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As a Classics major here at Princeton, at times I have wondered whether my education has given me a limited or narrow worldview. Even though I was born in Korea and lived there for 11 years, I can name more Roman emperors and their achievements than those of Koreans. I know even less about other regions. I have tried to extend my horizons by taking a class in the Near Eastern Studies Department and Program in South Asian Studies, but the fact remains that I have had an incredibly Eurocentric education up to this point.

When I think about it, it seems obvious that I ended up majoring in Classics. In high school, I studied Spanish and read Greek tragedies. During my freshman year at Princeton, I took the HUM Sequence, because it seemed to be a continuation of my previous studies. I had never even heard of many of the works taught in the East Asian Humanities Sequence, so it never occurred to me to consider that. In HUM, I fell in love with the Classics and decided to start Latin, as well as continue with Spanish. My own academic path up till now has made it easier for me to fall in love with Classics.

A recently published article "Redefining the Classics at Harvard," written by The Crimson staff writer Mayukha Karnam, made me think more about my own academic path and the Classics Department. In this article, she notes her initial surprise after finding out that Sanskrit was not taught in the Classics department. She writes, "The opening line of the description of classical languages in the Languages at Harvard booklet reads ‘Greek and Latin provide access to the two cultures and literature that have profoundly influenced the development of Western civilization,' conflating ‘classical' and ‘Western civilization.' However, ‘classical' also refers to the foundations of many cultures outside of Europe that Harvard doesn't acknowledge in the current study of classical languages." She believes that languages such as Sanskrit, Classical Chinese and Arabic should rightfully be considered and taught within the Classics department.

I do not actually agree with Karnam that Sanskrit and Arabic should be offered in the Classics department because of logistical concerns. It makes more sense to take related courses in one department and major in it. For example, it would make more sense for someone specializing in Sanskrit to take ancient Indian history courses within the same department. If we combine Arabic, Classical Chinese, Latin, Ancient Greek and Sanskrit, as well as the histories of relevant cultures, we would end up with a major too massive and unfocused.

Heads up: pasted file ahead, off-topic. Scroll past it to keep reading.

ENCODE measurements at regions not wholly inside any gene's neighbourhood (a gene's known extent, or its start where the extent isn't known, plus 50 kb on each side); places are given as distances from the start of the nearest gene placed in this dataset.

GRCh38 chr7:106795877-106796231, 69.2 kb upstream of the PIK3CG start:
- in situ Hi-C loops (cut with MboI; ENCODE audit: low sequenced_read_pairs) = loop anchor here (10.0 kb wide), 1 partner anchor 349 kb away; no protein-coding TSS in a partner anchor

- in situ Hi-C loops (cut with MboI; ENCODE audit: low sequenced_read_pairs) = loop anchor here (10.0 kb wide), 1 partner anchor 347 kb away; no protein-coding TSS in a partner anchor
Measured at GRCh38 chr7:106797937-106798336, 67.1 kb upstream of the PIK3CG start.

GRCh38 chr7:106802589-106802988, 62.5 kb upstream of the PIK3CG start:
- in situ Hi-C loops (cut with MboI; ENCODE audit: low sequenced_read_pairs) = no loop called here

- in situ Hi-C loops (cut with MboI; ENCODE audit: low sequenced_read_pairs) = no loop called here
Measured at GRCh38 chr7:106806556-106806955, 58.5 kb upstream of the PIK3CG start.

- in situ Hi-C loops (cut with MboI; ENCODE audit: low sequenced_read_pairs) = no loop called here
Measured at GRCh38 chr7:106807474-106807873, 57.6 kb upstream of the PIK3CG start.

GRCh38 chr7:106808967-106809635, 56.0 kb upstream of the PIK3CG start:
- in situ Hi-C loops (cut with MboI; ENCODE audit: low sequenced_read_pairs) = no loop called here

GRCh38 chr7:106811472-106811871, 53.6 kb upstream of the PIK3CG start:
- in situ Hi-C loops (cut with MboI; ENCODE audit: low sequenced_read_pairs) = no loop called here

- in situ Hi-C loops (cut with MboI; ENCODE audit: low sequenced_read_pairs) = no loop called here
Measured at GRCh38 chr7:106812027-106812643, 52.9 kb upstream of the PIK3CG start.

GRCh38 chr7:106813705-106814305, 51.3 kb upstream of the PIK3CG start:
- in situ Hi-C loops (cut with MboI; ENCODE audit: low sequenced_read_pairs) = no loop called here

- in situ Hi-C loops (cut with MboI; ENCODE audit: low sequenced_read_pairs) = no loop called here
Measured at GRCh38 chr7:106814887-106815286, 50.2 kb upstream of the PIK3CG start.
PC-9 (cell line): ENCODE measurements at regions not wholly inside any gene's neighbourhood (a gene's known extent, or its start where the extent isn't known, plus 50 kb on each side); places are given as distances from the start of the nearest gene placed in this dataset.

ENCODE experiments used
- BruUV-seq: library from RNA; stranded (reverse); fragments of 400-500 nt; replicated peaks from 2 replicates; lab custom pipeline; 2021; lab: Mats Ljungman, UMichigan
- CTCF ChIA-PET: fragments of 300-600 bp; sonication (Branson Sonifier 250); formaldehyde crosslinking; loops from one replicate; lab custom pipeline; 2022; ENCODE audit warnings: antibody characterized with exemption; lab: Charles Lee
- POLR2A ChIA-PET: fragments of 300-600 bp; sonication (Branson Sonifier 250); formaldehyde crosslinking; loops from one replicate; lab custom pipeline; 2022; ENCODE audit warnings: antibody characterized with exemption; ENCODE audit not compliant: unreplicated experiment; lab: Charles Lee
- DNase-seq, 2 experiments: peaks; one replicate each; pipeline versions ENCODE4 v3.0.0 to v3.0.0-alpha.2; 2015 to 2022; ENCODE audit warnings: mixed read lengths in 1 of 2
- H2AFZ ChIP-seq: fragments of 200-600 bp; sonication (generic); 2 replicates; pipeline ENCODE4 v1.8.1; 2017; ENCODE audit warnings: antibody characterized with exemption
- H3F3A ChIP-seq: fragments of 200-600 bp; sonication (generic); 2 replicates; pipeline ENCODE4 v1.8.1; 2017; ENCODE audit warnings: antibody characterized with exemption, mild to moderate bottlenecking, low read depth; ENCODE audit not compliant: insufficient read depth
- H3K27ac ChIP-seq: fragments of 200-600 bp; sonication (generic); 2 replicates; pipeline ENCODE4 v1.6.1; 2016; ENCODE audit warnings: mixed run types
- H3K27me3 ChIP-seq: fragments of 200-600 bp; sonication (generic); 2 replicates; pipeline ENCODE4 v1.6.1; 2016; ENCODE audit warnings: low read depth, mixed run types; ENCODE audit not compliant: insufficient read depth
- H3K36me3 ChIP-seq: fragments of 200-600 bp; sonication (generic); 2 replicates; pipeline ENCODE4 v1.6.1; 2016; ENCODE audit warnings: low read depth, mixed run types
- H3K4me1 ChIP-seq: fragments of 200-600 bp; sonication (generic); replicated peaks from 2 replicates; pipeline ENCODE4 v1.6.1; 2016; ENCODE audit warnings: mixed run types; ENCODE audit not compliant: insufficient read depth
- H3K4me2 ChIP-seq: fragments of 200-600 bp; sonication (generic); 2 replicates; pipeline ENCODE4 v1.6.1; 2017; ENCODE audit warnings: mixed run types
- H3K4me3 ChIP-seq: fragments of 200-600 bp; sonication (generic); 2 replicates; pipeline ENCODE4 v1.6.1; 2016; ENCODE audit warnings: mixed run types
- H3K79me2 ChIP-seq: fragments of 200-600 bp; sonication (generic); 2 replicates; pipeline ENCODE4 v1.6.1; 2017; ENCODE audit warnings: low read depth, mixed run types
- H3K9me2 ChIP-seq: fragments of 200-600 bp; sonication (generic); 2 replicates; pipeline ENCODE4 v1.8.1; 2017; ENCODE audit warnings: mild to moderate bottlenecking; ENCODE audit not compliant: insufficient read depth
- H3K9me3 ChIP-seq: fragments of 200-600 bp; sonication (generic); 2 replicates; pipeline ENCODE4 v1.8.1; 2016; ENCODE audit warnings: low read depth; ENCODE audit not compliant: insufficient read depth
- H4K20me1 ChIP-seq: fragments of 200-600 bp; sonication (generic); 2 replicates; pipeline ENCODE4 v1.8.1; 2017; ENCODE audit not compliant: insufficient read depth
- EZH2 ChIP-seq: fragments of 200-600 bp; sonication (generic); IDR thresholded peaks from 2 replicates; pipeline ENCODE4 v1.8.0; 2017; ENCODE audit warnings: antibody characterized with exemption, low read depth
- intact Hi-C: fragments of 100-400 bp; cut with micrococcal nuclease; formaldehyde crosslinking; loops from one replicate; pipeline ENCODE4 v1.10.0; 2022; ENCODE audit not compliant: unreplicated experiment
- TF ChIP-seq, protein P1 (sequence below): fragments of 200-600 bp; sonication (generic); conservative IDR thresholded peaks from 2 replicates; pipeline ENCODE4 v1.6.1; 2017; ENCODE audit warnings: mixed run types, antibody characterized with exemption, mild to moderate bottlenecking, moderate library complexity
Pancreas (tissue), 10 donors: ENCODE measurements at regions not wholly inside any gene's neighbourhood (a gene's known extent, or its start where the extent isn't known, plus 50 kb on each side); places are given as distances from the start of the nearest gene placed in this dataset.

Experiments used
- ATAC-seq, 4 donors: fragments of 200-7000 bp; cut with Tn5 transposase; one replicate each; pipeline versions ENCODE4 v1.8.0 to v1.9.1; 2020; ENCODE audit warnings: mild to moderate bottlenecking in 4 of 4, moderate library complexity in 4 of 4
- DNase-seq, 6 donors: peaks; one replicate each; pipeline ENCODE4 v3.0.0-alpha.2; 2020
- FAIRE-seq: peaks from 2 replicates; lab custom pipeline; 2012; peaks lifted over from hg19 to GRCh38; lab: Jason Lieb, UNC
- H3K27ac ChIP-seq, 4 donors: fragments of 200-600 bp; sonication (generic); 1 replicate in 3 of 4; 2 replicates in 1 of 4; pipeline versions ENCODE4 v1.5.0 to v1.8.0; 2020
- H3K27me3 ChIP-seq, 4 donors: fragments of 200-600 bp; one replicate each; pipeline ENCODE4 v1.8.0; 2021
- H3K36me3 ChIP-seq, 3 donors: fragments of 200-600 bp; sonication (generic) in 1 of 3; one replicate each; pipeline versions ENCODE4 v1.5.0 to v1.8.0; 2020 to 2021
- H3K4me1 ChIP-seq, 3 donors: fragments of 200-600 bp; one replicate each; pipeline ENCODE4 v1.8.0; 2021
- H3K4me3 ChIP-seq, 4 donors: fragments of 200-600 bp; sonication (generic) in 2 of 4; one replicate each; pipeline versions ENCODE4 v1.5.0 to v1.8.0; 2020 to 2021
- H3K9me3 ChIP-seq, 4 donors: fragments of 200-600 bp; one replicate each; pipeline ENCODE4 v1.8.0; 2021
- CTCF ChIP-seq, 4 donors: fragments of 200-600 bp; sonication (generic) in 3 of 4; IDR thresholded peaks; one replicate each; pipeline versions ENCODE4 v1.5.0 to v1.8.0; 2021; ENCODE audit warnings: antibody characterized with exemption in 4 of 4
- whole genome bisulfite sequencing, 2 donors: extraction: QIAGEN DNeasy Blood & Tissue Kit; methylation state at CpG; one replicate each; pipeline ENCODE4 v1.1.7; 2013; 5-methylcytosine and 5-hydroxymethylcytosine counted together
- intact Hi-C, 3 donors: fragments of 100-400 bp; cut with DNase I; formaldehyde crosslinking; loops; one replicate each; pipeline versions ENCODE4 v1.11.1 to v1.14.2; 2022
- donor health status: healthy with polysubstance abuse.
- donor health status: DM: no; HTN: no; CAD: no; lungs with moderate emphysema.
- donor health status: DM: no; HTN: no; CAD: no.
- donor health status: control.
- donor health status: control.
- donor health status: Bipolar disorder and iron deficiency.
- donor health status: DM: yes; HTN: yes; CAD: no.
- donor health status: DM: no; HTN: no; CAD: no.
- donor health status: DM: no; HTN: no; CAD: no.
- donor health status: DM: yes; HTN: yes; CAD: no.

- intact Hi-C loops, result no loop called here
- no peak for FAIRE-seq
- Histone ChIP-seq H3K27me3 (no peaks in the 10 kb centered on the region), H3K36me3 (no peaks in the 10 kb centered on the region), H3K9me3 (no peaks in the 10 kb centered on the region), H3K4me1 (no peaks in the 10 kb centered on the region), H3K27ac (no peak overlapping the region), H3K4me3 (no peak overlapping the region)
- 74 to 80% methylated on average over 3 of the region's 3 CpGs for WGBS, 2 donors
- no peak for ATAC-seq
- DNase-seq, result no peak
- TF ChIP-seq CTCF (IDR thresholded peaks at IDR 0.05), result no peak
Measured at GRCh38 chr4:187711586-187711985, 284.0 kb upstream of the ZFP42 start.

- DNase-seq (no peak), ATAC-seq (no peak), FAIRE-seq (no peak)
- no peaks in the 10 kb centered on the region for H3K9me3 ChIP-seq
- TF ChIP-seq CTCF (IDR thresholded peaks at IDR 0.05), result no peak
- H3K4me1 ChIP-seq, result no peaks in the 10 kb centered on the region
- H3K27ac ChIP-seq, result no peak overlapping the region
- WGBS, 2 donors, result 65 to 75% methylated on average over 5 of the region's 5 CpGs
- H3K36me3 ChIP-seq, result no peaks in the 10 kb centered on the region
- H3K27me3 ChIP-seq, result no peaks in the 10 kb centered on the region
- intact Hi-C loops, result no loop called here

However, she brings up an interesting point about the power of language. In calling the Classics department thus, we conform to the mindset that the Greco-Roman culture constitutes our roots, that they are the "classical" roots of our society. Conversely, in categorizing Sanskrit under South Asian Studies, we create a geographic and cultural barrier in our head between our culture and theirs. In other words, when we call those "classics," we own it as ours; on the other hand, giving ancient cultures names like East Asian Studies and South Asian Studies make them sound foreign and different from our own culture.

A lot of departments have misnomer names. For example, Near Eastern Studies used to be called Oriental Languages and Literature until scholars moved away from the word. Perhaps it is the time for my own department, Classics, to consider the power of its own name and reevaluate whether or not the department is truly the Classics for all of us here at Princeton. Even though I love Classics and recognize the power of this discipline on the Western world, I do not find it to be my own classical roots. I am sure that many others share my feelings. We should recognize the multiplicity of our classical roots instead of thinking of the Greco-Roman one as the only or primary root. Rethinking the name of the Classics department could achieve this goal. Just like Sanskrit belongs to South Asian Studies, maybe the study of Latin and Ancient Greek literature should be renamed as Greco-Roman Literature.

Erica Choi is a sophomore from Bronxville, NY. She can be reached at gc6@princeton.edu.

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